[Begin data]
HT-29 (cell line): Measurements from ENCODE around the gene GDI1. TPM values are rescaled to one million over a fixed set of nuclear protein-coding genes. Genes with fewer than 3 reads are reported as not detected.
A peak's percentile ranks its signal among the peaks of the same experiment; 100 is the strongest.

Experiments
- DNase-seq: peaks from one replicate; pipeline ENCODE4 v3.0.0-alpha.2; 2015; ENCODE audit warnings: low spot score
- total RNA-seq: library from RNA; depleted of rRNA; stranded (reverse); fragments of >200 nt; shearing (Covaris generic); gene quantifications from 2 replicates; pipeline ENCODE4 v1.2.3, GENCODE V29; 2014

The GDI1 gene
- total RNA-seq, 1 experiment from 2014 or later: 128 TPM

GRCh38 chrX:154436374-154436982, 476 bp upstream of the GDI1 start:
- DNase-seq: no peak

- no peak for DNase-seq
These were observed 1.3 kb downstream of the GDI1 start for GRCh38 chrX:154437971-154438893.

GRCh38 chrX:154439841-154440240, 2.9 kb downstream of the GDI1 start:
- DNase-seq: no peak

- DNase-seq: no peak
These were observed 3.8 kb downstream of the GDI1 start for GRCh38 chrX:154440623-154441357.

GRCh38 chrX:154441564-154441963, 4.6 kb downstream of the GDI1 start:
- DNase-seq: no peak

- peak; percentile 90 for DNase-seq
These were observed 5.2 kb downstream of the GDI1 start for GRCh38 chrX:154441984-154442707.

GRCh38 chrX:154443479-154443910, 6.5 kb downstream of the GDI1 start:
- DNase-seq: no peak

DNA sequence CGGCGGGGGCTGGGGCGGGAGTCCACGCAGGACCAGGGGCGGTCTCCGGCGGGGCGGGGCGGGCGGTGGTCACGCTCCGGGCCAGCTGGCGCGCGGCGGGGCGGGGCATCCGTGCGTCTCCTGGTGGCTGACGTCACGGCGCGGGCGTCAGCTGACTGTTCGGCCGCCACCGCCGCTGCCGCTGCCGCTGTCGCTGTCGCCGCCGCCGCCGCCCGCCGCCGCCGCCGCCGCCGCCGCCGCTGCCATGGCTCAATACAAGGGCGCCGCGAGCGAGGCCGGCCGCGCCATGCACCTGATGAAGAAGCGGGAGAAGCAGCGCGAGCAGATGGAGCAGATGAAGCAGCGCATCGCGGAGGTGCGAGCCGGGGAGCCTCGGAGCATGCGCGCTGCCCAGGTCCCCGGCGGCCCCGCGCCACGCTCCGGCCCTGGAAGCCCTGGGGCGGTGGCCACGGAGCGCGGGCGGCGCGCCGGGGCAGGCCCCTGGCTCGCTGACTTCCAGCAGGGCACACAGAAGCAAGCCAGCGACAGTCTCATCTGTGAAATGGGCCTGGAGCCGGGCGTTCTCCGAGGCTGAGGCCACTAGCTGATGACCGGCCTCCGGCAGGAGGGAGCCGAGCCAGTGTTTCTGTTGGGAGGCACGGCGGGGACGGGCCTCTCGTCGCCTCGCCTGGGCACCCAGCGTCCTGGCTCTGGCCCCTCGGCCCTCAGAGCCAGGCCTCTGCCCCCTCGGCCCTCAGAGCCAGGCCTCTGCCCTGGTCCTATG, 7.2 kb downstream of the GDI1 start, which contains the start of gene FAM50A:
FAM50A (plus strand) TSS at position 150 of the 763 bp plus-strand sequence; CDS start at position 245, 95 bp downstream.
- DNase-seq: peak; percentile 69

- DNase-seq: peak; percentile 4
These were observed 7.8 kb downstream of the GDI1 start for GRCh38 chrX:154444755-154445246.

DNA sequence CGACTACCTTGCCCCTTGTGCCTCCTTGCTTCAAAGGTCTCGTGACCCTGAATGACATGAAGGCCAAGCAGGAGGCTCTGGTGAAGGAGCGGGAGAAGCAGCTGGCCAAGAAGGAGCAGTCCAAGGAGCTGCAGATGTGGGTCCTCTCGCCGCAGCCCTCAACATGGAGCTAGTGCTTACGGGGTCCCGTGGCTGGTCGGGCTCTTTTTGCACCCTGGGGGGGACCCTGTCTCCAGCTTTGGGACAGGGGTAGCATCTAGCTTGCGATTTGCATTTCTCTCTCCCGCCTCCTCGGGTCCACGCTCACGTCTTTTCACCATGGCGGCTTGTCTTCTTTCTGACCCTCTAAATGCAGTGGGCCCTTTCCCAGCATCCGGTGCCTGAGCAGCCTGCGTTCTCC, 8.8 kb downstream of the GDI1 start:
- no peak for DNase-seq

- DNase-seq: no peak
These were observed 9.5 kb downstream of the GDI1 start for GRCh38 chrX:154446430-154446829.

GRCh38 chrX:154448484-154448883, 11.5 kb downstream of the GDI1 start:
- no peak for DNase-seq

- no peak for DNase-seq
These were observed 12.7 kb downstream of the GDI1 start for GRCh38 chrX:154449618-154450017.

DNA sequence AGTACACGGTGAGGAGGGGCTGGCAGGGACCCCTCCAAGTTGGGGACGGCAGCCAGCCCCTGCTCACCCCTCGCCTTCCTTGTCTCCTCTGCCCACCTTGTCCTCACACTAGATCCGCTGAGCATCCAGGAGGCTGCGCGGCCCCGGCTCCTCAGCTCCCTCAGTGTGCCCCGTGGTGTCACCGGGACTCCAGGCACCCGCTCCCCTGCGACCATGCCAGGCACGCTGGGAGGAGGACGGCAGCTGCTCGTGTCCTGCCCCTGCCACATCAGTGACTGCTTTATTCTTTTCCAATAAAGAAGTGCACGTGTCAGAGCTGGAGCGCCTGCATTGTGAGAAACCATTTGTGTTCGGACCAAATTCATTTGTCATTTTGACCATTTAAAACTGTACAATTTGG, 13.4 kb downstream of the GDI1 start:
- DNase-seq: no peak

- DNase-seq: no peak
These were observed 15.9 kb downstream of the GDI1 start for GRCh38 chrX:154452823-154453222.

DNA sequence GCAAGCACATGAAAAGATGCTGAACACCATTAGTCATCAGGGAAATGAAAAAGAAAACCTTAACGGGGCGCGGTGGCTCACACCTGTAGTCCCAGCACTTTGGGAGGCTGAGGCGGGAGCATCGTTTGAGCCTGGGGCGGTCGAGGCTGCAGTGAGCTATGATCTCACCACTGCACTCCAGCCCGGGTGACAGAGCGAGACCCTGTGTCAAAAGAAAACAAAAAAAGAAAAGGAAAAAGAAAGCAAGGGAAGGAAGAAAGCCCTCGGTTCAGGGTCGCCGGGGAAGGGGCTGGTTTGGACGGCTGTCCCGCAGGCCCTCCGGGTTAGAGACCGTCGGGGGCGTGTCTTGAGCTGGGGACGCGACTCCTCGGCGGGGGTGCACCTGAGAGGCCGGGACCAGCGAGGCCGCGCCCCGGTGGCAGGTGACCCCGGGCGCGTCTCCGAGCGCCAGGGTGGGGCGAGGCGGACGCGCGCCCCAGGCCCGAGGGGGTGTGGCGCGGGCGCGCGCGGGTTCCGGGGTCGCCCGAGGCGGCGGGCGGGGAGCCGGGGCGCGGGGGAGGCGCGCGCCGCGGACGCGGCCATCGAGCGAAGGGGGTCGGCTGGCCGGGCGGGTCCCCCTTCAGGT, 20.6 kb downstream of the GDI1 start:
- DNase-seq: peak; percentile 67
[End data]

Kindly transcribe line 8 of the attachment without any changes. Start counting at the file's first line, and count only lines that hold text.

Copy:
GRCh38 chrX:154436374-154436982, 476 bp upstream of the GDI1 start: